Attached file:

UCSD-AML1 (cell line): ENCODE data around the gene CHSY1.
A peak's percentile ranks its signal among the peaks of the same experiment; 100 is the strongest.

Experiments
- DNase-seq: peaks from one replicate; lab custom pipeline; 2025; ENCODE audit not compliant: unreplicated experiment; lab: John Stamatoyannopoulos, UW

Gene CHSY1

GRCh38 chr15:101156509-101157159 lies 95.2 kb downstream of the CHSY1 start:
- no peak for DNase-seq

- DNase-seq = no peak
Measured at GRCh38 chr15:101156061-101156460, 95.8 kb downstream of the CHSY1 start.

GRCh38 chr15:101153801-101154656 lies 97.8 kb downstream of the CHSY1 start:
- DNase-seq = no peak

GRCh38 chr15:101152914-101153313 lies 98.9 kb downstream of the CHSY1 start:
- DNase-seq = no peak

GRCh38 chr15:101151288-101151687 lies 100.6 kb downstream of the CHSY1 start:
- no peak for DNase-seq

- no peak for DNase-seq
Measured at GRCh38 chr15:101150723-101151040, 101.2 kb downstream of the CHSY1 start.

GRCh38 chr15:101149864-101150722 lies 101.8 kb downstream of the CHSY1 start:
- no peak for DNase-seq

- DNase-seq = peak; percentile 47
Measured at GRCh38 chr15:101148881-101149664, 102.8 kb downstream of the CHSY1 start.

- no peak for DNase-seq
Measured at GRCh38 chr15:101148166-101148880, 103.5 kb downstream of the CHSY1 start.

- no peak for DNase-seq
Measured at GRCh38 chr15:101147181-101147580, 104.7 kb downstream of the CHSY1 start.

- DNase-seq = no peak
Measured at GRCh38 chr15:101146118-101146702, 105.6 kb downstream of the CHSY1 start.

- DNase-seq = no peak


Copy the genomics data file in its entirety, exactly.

UCSD-AML1 (cell line): ENCODE data around the gene CHSY1.
A peak's percentile ranks its signal among the peaks of the same experiment; 100 is the strongest.

Experiments
- DNase-seq: peaks from one replicate; lab custom pipeline; 2025; ENCODE audit not compliant: unreplicated experiment; lab: John Stamatoyannopoulos, UW

Gene CHSY1

GRCh38 chr15:101156509-101157159 lies 95.2 kb downstream of the CHSY1 start:
- no peak for DNase-seq

- DNase-seq = no peak
Measured at GRCh38 chr15:101156061-101156460, 95.8 kb downstream of the CHSY1 start.

GRCh38 chr15:101153801-101154656 lies 97.8 kb downstream of the CHSY1 start:
- DNase-seq = no peak

GRCh38 chr15:101152914-101153313 lies 98.9 kb downstream of the CHSY1 start:
- DNase-seq = no peak

GRCh38 chr15:101151288-101151687 lies 100.6 kb downstream of the CHSY1 start:
- no peak for DNase-seq

- no peak for DNase-seq
Measured at GRCh38 chr15:101150723-101151040, 101.2 kb downstream of the CHSY1 start.

GRCh38 chr15:101149864-101150722 lies 101.8 kb downstream of the CHSY1 start:
- no peak for DNase-seq

- DNase-seq = peak; percentile 47
Measured at GRCh38 chr15:101148881-101149664, 102.8 kb downstream of the CHSY1 start.

- no peak for DNase-seq
Measured at GRCh38 chr15:101148166-101148880, 103.5 kb downstream of the CHSY1 start.

- no peak for DNase-seq
Measured at GRCh38 chr15:101147181-101147580, 104.7 kb downstream of the CHSY1 start.

- DNase-seq = no peak
Measured at GRCh38 chr15:101146118-101146702, 105.6 kb downstream of the CHSY1 start.

- DNase-seq = no peak